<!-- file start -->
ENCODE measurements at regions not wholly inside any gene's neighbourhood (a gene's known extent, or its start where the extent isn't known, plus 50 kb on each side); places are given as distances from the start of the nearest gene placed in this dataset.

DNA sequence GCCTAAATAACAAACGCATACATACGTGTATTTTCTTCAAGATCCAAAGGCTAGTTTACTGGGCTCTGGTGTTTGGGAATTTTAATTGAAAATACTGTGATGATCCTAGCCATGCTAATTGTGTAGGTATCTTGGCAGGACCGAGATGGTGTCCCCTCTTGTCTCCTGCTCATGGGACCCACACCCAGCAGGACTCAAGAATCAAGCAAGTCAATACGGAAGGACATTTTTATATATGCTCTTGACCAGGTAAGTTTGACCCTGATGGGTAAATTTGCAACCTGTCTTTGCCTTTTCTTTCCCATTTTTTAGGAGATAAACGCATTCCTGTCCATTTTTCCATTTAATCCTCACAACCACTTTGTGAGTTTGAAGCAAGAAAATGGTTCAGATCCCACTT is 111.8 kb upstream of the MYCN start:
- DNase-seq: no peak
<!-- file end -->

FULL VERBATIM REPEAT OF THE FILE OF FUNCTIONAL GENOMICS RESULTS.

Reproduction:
ENCODE measurements at regions not wholly inside any gene's neighbourhood (a gene's known extent, or its start where the extent isn't known, plus 50 kb on each side); places are given as distances from the start of the nearest gene placed in this dataset.

DNA sequence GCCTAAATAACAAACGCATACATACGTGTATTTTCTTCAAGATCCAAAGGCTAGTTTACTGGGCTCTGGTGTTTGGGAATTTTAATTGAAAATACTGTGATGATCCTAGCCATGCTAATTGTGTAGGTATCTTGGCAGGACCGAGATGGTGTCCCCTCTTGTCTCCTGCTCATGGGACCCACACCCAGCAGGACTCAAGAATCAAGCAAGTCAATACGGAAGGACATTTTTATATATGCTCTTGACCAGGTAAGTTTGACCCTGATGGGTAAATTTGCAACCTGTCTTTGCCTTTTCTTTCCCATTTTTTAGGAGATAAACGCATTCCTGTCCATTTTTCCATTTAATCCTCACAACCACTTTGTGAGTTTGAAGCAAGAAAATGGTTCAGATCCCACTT is 111.8 kb upstream of the MYCN start:
- DNase-seq: no peak